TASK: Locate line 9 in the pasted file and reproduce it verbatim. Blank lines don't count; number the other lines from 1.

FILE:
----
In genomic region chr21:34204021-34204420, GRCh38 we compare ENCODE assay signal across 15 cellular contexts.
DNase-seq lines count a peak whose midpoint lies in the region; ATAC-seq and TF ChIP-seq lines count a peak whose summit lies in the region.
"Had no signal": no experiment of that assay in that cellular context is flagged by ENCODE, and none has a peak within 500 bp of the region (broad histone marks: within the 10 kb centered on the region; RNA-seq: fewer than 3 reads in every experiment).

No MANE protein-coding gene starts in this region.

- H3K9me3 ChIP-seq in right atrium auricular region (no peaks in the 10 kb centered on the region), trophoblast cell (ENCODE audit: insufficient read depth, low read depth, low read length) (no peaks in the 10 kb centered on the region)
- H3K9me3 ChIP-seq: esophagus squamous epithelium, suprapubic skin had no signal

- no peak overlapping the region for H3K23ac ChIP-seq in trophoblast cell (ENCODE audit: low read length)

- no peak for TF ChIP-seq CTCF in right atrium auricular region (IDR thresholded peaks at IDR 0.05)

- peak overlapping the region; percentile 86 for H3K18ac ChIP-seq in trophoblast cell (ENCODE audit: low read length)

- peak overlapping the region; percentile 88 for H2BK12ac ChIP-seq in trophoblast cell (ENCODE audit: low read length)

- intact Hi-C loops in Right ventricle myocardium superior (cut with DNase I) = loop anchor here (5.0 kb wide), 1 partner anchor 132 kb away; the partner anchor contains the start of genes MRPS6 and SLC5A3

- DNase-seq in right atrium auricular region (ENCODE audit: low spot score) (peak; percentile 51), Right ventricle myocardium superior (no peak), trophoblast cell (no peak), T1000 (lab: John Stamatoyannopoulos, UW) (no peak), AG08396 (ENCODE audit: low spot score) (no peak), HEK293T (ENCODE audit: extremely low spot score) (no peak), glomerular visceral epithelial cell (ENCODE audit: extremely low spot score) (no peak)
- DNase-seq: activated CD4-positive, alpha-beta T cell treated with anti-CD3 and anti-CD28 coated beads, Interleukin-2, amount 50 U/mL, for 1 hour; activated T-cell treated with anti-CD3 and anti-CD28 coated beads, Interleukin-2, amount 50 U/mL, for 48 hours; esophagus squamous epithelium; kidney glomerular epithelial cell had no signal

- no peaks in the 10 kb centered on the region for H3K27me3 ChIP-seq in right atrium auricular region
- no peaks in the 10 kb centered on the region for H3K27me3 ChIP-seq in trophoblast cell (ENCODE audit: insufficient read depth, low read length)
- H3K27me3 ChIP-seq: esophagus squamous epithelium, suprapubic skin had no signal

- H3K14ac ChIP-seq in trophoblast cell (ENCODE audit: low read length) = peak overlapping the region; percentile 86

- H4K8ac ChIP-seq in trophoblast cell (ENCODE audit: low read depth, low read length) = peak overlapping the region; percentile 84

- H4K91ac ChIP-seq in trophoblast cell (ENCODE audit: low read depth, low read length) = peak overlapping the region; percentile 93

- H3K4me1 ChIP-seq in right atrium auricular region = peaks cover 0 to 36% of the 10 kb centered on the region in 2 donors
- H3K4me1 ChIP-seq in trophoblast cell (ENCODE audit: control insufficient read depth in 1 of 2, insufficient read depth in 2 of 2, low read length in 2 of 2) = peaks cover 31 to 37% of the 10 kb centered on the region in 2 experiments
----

- peak overlapping the region; percentile 86 for H3K18ac ChIP-seq in trophoblast cell (ENCODE audit: low read length)